Just a few months ago, Assem didn't want her real name published in a Foreign Policy article -- but now, the Brotherhood's electoral success seems to have given her a boost of confidence. She has emerged as an unofficial spokesperson of sorts, helping to run the Brotherhood's English-language Twitter feed, @Ikhwanweb.
Over the past ten months, many "Tahrirists" have complained the Brotherhood has hijacked their revolution, but Sondos says it's just as much her revolution as anyone else's. She recalls how she went to Tahrir with her mother on January 25th last year; they had planned to meet with her father, both he and Sondos' brother were arrested and held for 48 hours.
Long locked in the Western public conscience as a bevy of bearded men, the Brotherhood's twitter face, decked in a chic wardrobe with a worldly resume, is a calculated break.
Her role in the organization and the group's casual adoption of Twitter is reflective of a central issue and broader question the group faces in Egypt's embryonic political landscape: who speaks for the Brotherhood? When asked where she might deviate from the Brotherhood's ideology, she starts and stops a few times, struggling to articulate that she "maybe" disagrees with the Brotherhood on their not endorsing a female for president.
Arzac Adly, 28, The Server of Egypt's 1%
The rubbled road to Arzac Adly's house in Haram, a slum area nestled near the pyramids, runs past a series of small mosques and pharmacies, a chain of beiges and yellows that stretch into a mustard-hazed horizon. Adly says she remembers walking down that same road a year ago when she heard it was the end to Mubarak's reign. "I was sad," she said. "I knew life would be different. And I was right. It's harder."
Arzac is a 29 year old bathroom attendant at one of Cairo's most posh restaurants, nestled on the tip of Zamalek, the leafy island in the Nile that is the city's center of privilege. It's only a few miles from her home, but it smells and feels like a different world. A beehive of BMWs and Mercedes swarm at the entrance. Clad in a grey uniform and an always daintily colored veil, she smiles dimly. As Cairo's rich and beautiful parade purposely into the bathroom right past her with quilted Chanel bags and red-soles, status symbols that are lost on Adly, she greets them with a faint habibti (darling). She's never had "the weird fish" (sushi) they serve at the restaurant, and jokes that the whole place is a bit strange. It's a different world, she admits.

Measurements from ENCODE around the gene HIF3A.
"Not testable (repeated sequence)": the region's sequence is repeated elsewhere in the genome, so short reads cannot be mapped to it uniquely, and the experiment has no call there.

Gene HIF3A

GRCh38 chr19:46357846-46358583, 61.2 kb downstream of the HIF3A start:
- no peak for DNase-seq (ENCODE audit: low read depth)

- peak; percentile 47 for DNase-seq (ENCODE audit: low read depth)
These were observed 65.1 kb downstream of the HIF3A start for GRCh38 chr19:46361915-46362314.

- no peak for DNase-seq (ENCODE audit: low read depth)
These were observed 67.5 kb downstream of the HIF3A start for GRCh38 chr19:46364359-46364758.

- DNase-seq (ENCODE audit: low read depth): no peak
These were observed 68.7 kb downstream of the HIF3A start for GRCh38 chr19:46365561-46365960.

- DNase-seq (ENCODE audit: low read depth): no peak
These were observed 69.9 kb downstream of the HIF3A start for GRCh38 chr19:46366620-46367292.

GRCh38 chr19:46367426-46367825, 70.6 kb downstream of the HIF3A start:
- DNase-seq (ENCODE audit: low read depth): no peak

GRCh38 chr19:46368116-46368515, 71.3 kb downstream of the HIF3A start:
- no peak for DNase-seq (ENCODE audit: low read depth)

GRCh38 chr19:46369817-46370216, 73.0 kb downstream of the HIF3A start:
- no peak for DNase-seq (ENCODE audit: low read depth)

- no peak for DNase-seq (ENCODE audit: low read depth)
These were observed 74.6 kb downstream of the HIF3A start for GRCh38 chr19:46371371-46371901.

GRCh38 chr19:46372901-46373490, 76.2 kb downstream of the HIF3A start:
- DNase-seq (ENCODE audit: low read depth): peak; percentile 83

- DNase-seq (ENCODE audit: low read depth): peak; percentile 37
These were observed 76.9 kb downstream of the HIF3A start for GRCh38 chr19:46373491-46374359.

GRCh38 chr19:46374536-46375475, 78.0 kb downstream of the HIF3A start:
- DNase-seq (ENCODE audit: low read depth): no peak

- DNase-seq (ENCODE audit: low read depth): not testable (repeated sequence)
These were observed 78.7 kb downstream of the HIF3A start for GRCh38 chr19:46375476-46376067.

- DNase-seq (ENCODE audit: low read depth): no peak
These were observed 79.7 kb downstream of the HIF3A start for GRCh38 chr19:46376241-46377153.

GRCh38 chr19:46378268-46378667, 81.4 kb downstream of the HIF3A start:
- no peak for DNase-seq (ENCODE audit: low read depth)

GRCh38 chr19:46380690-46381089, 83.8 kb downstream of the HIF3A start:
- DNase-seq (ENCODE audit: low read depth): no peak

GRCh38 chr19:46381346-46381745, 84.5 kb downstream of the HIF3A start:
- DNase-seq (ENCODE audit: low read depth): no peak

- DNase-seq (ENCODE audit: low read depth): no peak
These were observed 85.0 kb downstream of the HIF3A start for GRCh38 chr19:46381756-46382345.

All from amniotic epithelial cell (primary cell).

For the past several decades, Egypt has been a country of polarities; stark first-world wealth juxtaposed with, but never quite rubbing up against, grim third-world poverty. And though the uprising has caused society to crack open, not everyone appears to have suffered. It's harder to isolate yourself, sure, but it's possible.
"We're all Egyptians, of course," she says. "But sometimes I do think why and how lives come to be so different. Who decides?"
Bassem Sabry, 29, The Liberal in Crisis
Bassem, 29, sitting inside the same café where Arzac works, announces his self-diagnosis, one that's become en vogue among the joking set: PTSD, Post-Tahrir Stress Disorder. His puppy eyes sit behind chic frames that reflect his always buzzing Samsung Droid. He bumps into acquaintances at the café -- the scene is a carousel of all who know each other, halted sporadically by kisses on both cheeks and greetings sluiced in formalities.
The media executive has made a name for himself in the Egyptian Twitterverse (13,000 followers) with his curation and sharp insight. "It's gotten to the point where I'm afraid to turn on my phone. I'm always anxious. What if one of my friends got hurt? Arrested?" he says. "It's realism. Not paranoia."
Since the fall of Mubarak, secular groups have been grappling with existential questions about what they stand for and what life will be like for them beyond Tahrir. Egypt's "Twitterati," once the spokespeople of the revolution, have seen some of their stars fall and fade as they've lost support from an Egyptian public tired of the constant calls to rally in Tahrir and frustrated by their lack of planning and mobilizing beyond the square.
Bassem concedes the Twitterverse can be an echo chamber and says he wants to do more on the ground. He frets over a Gallup poll from September, which showed that 84 percent of Egyptians said continued protests were a" bad thing" for the country.
As a "proper liberal," he explains, he's always felt different from the rest. But now, he feels squeezed between the army and Islamists. He's been talking to scores of self-identified liberals to get at one of the harder questions in new Egypt: "What does it mean to be an Egyptian liberal?" After he figures that out, he says, he hopes to coalesce and refine their goals. On his rare free moment, he's working on a book compiling answers to the question, "What's the most important lesson you learned in life?" He gave a Tedx talk on the subject a few months back.
He says that one of the most recurring elements in the answers he's collected is overcoming failure -- doing something even if you knew you might fail.
Ashraf Mohammed, 42, The Widower
Ashraf spends most of his days in Zamalek, where he owns and manages a tiny kiosk, but lives across the river in Imbaba. You can find Ashraf brooding behind the counter at the stroke of 9 a.m. He's a boxing fiend, both player and fan, who says he heard about Philadelphia long before the vibrant New York City or Hollywood because that's where Rocky is from.
Ashraf had planned to go Tahrir all week to commemorate the anniversary of the uprising, but instead, on the 26th of January, he sat in his kiosk weeping. His wife had died, leaving him to take care of their son. Fatima had been battling complications of Hepatitis C for years. Egypt has led the world in infection rates since a 1970s campaign to combat another chronic malady, called Bilharzia, inadvertently spread Hepatitis C through the reuse of needles.
He didn't take any time off to mourn his wife's death because, aside from work, he says there's not much to do. It's business as usual. "You just keep looking ahead, especially in these times," he reasons. "Life goes on, God willing."
Come evening, with his boxing gloves thrown over his shoulder, Ashraf locks up and heads over to his uncle's ground floor flat where his son is playing. Tonight, he's planning to take him along to the ring. "He'll like boxing, too," he says, roughly smoothing his son's hair. "All Egyptians are fighters."